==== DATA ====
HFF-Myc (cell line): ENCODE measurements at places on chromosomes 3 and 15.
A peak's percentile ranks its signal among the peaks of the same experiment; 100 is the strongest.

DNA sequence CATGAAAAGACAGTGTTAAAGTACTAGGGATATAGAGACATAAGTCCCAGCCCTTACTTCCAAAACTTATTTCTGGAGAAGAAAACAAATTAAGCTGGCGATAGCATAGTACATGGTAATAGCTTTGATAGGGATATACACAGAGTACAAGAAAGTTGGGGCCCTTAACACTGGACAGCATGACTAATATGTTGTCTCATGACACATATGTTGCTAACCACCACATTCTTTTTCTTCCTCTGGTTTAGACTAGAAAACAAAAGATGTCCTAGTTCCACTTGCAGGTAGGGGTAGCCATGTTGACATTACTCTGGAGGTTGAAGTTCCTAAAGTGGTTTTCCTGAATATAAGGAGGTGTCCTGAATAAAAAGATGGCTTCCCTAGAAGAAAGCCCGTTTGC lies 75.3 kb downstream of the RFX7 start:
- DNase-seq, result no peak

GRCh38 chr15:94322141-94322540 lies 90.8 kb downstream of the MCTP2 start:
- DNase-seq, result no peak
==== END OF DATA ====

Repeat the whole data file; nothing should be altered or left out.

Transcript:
HFF-Myc (cell line): ENCODE measurements at places on chromosomes 3 and 15.
A peak's percentile ranks its signal among the peaks of the same experiment; 100 is the strongest.

DNA sequence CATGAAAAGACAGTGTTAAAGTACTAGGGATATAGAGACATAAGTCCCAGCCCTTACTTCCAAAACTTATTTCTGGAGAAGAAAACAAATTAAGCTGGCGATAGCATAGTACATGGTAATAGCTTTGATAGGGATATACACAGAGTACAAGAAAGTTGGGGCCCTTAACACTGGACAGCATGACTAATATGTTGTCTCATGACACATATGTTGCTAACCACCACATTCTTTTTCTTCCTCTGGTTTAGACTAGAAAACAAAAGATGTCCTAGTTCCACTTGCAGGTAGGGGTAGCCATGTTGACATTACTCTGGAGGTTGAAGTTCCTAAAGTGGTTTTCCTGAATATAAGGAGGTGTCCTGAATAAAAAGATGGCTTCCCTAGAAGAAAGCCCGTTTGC lies 75.3 kb downstream of the RFX7 start:
- DNase-seq, result no peak

GRCh38 chr15:94322141-94322540 lies 90.8 kb downstream of the MCTP2 start:
- DNase-seq, result no peak